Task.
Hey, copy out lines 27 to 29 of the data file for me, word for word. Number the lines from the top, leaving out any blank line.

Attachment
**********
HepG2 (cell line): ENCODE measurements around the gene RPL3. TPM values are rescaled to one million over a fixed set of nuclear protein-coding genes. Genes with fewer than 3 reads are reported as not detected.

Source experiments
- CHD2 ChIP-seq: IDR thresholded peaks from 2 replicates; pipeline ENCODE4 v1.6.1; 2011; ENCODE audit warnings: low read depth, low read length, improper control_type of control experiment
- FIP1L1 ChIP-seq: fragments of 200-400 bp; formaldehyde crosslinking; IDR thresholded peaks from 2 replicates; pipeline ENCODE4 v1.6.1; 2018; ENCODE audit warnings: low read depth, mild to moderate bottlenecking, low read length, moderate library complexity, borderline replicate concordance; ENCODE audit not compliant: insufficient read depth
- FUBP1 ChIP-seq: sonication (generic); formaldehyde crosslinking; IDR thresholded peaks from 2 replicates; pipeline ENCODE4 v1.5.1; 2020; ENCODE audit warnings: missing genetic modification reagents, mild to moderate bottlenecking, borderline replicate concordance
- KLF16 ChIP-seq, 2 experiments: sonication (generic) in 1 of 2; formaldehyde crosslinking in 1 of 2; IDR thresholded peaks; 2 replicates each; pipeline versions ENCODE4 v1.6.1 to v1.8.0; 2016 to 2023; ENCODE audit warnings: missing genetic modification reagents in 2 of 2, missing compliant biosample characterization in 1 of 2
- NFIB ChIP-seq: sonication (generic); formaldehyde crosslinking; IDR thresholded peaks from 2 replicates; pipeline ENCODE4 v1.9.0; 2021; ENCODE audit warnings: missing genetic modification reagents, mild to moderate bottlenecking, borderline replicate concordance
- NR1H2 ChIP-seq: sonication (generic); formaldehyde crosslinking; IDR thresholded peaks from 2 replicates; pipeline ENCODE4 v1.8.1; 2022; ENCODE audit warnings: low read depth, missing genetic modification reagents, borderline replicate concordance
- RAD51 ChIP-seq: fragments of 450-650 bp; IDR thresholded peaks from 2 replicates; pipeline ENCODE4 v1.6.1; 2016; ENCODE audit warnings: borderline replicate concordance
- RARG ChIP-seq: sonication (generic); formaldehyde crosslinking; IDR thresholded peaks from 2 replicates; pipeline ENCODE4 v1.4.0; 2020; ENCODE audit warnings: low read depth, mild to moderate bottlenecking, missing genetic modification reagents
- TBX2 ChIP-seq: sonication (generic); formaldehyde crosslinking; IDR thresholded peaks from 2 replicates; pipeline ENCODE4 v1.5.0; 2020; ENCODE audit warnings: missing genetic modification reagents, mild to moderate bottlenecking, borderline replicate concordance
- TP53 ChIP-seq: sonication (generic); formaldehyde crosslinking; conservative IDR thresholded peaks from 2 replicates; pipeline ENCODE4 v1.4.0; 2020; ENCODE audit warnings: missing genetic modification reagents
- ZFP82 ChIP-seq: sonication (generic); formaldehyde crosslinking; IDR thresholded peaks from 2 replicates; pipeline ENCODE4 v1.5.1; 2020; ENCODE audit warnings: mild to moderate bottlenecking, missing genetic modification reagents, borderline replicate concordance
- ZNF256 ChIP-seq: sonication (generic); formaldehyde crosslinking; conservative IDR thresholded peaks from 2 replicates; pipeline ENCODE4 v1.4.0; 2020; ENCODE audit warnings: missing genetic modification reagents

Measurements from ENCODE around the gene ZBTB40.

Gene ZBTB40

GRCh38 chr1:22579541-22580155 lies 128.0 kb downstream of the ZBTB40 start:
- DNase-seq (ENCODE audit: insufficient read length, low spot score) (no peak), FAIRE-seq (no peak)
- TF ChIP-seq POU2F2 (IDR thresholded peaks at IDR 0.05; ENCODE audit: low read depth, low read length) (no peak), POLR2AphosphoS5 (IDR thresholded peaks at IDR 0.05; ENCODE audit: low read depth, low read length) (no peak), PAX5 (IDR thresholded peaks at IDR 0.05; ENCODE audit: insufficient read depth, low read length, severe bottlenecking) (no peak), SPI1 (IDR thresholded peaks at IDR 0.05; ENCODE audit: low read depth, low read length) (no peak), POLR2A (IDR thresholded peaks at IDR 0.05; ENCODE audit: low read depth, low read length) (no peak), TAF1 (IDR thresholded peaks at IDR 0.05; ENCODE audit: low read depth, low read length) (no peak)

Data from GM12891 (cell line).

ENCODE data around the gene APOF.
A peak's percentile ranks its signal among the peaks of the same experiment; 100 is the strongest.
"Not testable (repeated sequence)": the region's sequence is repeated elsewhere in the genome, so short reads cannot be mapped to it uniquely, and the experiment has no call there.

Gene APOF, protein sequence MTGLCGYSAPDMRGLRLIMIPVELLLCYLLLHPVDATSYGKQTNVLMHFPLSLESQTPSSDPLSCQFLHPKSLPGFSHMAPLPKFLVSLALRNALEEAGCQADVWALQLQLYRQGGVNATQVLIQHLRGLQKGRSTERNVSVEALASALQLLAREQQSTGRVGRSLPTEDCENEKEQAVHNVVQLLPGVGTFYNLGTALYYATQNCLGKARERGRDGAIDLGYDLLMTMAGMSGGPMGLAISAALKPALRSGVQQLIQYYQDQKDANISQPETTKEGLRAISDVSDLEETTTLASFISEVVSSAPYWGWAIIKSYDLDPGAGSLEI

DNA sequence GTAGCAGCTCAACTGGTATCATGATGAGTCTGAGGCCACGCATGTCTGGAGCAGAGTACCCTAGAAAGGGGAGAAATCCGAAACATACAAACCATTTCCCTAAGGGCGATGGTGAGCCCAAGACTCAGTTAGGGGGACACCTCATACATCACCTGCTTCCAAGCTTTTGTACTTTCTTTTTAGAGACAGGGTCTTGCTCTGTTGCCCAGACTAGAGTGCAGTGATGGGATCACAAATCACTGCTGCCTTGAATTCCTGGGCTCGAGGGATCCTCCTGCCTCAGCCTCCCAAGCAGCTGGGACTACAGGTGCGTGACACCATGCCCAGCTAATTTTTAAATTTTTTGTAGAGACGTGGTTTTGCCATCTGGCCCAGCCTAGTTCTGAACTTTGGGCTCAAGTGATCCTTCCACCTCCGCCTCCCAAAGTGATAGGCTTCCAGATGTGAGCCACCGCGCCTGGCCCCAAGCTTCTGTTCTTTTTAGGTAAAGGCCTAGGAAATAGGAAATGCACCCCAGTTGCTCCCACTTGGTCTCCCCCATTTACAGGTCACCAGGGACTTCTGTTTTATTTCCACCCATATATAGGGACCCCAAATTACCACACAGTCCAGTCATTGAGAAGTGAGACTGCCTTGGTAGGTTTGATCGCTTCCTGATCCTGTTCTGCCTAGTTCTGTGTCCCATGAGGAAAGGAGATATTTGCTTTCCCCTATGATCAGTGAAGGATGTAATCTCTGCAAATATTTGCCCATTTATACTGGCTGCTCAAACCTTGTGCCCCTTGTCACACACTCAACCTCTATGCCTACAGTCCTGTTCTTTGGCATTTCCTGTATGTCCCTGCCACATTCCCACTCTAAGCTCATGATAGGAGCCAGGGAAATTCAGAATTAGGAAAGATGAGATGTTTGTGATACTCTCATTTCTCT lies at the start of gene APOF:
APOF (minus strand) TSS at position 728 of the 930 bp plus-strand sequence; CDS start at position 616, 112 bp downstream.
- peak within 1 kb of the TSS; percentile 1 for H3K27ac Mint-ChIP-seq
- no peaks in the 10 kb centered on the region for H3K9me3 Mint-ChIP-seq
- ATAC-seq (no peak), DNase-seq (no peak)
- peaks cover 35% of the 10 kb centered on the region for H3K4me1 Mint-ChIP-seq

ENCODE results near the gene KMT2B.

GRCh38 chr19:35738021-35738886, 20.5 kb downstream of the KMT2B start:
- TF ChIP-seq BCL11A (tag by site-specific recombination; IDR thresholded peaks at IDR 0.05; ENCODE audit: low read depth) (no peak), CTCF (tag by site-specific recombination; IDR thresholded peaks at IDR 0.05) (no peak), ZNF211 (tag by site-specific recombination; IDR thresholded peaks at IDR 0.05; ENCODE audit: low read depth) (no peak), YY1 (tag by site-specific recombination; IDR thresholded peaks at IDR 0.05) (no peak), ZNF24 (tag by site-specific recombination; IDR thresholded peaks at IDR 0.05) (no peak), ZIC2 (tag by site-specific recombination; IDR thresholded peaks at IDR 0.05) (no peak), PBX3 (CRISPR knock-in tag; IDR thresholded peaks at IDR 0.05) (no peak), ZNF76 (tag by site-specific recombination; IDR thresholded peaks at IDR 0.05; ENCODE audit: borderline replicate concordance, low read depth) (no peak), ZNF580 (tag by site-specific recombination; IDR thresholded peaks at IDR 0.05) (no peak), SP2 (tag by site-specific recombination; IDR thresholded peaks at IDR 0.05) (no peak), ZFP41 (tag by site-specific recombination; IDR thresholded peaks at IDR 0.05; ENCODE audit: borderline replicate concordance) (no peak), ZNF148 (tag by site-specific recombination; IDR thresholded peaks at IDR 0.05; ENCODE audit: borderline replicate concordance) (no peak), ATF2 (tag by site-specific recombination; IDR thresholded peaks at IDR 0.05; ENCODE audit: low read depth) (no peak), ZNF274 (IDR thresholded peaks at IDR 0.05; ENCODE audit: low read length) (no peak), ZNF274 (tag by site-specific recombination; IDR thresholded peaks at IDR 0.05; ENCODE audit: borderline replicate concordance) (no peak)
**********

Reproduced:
- peak within 1 kb of the TSS; percentile 1 for H3K27ac Mint-ChIP-seq
- no peaks in the 10 kb centered on the region for H3K9me3 Mint-ChIP-seq
- ATAC-seq (no peak), DNase-seq (no peak)